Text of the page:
Acorn has condensed things a bit. The 'Poirot: Movie Collection' came in a bigger box. Each movie had its own Blu-ray keepcase. There were only three episodes, but there were also three discs. Here we have 10 episodes packed onto two 50GB Blu-ray Discs. They've been stored in a standard Blu-ray keepcase which has disc hubs on the front and back covers. Included is a slipcover which has a slightly different design on the back cover than the case does. The slipcover simply lists the mysteries provided whereas the cover gives brief synopses for each one. The set has been coded for Region A use only.
Here is the list of 10 episodes that you'll be getting with this set:
1. The Adventure of the Clapham Cook
2. Murder in the Mews
3. The Adventure of Johnnie Waverly
4. Four and Twenty Blackbirds
5. The Third Floor Flat
6. Triangle at Rhodes
7. Problem at Sea
8. The Incredible Theft
9. The King of Clubs
10. The Dream
It's understandable that this series of 'Poirot,' shot on 16mm film in 1989, would look somewhat weathered and I was prepared for it. The age of the film does show through as colors appear a tad washed out and black levels waver constantly.
Still, detail is much better than I expected it to be. From the finely greased tips of Poirot's mustache to Captain Hasting's tweed jackets, the detail here is quite noticeable considering the age of the source material.
Fine grain is visible, and it should be if it were filmed on 16mm. Sometimes the grain washes out detail and plays havoc in the darker areas of the picture, but that's just par for the course when you're talking about this series' source. The grain adds a nice, natural filmic structure to each episode. Personally I'd rather have the bit of grain presented here versus the overly digital look of today's TV shows.
This isn't a crystal clear presentation. There is noise in places, and each episode does indeed show its age. However, it appears that Acorn has been careful with these remasters, because I didn't notice any glaring compression artifacts or anything that would point to Acorn cutting corners to bring this show to Blu-ray. Fans should be proud of the way the show looks.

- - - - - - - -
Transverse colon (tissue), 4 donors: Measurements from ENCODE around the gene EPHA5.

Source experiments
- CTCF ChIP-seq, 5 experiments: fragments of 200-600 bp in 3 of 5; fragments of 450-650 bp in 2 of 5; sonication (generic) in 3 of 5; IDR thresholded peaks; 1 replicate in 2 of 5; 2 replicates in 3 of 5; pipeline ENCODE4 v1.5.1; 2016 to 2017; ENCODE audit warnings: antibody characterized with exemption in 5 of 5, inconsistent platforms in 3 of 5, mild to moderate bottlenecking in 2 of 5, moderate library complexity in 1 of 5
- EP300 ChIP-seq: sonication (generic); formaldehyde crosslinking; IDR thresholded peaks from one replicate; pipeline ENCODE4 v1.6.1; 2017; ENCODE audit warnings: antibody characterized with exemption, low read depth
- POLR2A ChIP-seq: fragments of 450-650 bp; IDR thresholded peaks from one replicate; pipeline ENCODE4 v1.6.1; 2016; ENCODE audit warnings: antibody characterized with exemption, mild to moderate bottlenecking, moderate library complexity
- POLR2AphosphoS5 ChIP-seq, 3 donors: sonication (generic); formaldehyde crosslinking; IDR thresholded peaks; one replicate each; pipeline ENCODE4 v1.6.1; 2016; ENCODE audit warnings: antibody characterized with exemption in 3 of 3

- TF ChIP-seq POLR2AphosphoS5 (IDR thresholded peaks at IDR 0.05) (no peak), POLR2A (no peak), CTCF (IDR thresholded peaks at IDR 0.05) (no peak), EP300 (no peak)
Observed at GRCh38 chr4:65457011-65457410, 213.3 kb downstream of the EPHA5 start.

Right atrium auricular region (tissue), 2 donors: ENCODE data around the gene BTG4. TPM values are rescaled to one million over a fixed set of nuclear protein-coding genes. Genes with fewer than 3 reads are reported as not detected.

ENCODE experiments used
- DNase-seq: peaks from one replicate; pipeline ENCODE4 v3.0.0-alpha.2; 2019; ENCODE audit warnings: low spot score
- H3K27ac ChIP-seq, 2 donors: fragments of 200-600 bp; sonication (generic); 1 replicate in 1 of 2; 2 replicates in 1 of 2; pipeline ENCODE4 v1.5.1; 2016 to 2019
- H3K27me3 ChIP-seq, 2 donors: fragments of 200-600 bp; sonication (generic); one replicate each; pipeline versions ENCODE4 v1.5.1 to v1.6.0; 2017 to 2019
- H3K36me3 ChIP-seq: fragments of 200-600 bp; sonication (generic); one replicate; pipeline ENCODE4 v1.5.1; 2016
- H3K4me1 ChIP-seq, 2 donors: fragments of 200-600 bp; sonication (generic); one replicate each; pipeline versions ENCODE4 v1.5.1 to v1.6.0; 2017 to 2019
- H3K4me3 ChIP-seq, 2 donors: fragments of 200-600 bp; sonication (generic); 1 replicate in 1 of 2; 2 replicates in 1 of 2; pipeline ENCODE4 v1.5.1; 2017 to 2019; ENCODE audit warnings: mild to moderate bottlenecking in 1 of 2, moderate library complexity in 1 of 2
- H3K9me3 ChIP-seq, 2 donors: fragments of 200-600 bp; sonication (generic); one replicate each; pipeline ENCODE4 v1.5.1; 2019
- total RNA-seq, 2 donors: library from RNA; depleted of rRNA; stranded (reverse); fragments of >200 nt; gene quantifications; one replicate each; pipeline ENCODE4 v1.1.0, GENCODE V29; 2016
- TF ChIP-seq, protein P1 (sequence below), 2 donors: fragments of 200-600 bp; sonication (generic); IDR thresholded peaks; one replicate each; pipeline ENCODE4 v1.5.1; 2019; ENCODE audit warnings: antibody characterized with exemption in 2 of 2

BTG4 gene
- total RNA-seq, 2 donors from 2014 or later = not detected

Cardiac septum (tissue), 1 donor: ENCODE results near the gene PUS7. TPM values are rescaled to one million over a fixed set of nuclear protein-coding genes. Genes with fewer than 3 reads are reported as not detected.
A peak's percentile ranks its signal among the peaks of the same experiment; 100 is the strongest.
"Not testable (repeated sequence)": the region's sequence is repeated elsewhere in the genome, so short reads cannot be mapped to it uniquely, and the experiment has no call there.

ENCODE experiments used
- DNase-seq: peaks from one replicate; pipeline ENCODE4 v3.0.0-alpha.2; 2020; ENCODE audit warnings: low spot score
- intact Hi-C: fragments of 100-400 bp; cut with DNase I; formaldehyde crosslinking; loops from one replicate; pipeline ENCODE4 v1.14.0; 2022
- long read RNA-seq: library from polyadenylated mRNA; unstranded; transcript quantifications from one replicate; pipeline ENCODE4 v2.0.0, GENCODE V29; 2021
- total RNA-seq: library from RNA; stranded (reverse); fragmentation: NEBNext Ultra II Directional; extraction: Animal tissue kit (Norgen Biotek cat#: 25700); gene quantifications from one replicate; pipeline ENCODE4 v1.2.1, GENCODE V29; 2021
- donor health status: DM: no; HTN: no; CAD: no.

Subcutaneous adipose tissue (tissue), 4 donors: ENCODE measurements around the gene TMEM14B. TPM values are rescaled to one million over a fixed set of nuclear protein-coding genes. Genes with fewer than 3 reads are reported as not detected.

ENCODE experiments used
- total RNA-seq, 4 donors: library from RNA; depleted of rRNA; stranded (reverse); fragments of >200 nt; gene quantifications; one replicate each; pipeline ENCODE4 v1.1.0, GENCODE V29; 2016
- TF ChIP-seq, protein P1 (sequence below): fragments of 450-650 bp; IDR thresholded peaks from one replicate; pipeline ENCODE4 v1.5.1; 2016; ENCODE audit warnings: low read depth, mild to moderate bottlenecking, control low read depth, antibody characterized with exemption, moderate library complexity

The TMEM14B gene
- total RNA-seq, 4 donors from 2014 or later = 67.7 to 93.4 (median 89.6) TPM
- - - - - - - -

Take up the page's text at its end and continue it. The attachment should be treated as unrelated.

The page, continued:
Acorn provides a lossy Dolby Digital 2.0 mono track for this series, which does leave a lot to be desired. It would've been nice to have a lossless track for starters, but this is what we have.
Considering the lossy aspect of the 2.0 mono track that has been provided, it still does a decent job at relaying the sounds of the show. Poirot's heavily accented words are more or less clear, depending on what is going on around him. I noticed a few times where music and the sounds of busy streets and hotels seemed to drowned out the principle dialogue, but that was pretty few and far between. For the most part dialogue is clear and intelligible. There's not much more to talk about when it comes to the audio mix provided. It's a straightforward mono track that replicates speech well enough for you to enjoy the show.
There's nothing fancy going on here, but at least you can hear everything that's going on.
There are no special features provided, just a whole load of Acorn Media previews for other shows.
I've only ever seen 'Poirot' played by David Suchet, but after seeing him play Christie's loveable detective I don't think I ever want to see another actor take on the role. He's perfect and the show is still fun after all these years. For people that love U.K. television, or adore Agatha Christie this set is for you. It comes recommended.